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Nellie Griswold Beatty, Librarian

While the library of the late 19th century was a flourishing and popular enterprise, it did not become a professionally managed and cataloged organization up to the standards of library science until Nellie Griswold Beatty came along.  The Lawrence Public Library may have been originally founded by the delightful J.S. Boughton, but it was Nellie Beatty who turned it into the educational institution we know and love today.  

Young Nellie Griswold

Nellie Frances Griswold was born in Lawrence

On February 16, 1862.  Her parents we already know well: The unfortunate Dr. Jerome Griswold and Helen M. Griswold.  Nellie was only one year old at the time of the horrific events at Griswold house that left her an orphan, but she would remember her father forever, naming her own son after him.

She attended the University of Kansas and on June 18, 1885 married Herbert Beatty.  Together they had one son, Jerome Griswold Beatty, who would go on to become a writer.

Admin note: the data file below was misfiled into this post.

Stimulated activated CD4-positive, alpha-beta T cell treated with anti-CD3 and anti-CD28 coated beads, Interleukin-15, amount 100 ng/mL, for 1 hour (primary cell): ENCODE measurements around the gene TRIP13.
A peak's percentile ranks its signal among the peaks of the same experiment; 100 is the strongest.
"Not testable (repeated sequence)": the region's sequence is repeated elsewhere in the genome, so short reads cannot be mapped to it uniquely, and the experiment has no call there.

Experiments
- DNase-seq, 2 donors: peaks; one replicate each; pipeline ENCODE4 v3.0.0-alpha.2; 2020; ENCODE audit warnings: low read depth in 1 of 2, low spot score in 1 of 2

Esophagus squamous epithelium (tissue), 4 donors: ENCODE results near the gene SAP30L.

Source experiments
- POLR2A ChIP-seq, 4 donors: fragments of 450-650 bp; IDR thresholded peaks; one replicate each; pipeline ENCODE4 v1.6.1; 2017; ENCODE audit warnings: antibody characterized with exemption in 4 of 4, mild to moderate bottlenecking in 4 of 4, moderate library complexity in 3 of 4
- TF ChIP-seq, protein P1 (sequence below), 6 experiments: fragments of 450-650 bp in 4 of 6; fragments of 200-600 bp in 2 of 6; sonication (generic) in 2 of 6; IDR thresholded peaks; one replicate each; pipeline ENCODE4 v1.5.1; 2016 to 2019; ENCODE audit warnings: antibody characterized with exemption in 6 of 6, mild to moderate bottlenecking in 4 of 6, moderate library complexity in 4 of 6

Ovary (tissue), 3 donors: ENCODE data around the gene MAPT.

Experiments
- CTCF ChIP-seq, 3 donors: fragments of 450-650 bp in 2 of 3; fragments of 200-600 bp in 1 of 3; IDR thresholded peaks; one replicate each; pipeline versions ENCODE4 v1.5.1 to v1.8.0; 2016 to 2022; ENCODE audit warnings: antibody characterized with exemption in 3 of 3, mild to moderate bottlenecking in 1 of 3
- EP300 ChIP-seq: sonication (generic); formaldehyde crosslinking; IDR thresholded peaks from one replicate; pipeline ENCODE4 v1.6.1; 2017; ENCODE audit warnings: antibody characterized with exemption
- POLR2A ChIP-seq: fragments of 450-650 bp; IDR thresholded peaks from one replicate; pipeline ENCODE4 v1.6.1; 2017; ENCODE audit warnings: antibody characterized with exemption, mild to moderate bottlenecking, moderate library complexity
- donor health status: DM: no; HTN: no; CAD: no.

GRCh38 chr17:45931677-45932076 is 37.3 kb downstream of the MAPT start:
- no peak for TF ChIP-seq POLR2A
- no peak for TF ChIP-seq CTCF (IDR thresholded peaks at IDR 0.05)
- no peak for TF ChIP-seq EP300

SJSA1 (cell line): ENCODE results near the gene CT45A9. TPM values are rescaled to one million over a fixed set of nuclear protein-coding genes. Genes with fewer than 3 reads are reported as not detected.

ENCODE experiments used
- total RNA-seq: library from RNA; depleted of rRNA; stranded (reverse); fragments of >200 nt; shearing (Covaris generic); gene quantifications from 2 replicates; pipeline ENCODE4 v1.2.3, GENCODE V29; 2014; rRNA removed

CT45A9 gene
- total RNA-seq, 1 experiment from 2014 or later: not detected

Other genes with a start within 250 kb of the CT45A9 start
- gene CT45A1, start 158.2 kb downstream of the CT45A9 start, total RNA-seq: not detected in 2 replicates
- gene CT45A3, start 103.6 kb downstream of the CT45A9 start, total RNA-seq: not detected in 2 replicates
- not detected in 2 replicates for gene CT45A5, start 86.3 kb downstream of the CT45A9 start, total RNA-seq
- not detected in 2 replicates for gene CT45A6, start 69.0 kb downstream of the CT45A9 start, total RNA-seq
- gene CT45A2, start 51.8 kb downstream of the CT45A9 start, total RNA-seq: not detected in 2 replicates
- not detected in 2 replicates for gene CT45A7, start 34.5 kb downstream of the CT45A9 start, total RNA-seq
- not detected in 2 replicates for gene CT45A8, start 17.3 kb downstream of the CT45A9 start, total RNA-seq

It is unclear what exactly separated Nellie from her husband, but by 1903 he had moved away from Lawrence and Nellie was living with her son in the home of Geo. A. Banks, where she grew up.  It was around this time that...

Nellie Beatty started work at the library

where her mother had worked 30 years ago.  As the library prepared to move to its new building, its librarian went back to school to study library science, the first Lawrence librarian to do so.  There Nellie was educated in the Dewey Decimal System, and by the time the library moved into the Carnegie building, she had recatalogued the collection to meet modern library practices.

Nellie Griswold Beatty and Assistants in the Carnegie Building

Nellie Griswold Beatty (center) and assistants in the Carnegie Library

Throughout the rest of her impressive tenure as a Lawrence librarian, Nellie continued to bring new innovations and conveniences to the library. A short biography on her says of her work at the library,

This Mrs. Beatty regards as her life's work, and she herself takes more pride in the high status that the library has attained than in any other achievment of her life, except in being the mother of Jerome Beatty. Her wisdom in library matters is recognized among librarians, and she has always stood high in the councils of the State Library Association and has served as its secreatry for several years, and as its president.

In 1917, after 15 years of serving the library, Nellie retired from the library to prepare for her wedding to Sydney Palmer early in 1918. The newly-married couple moved to Hutchinson, KS and then to Sierra Madre, CA.

She died on July 23, 1939 and was buried in Oak Hill Cementery in Lawrence, where the rest of her family rested.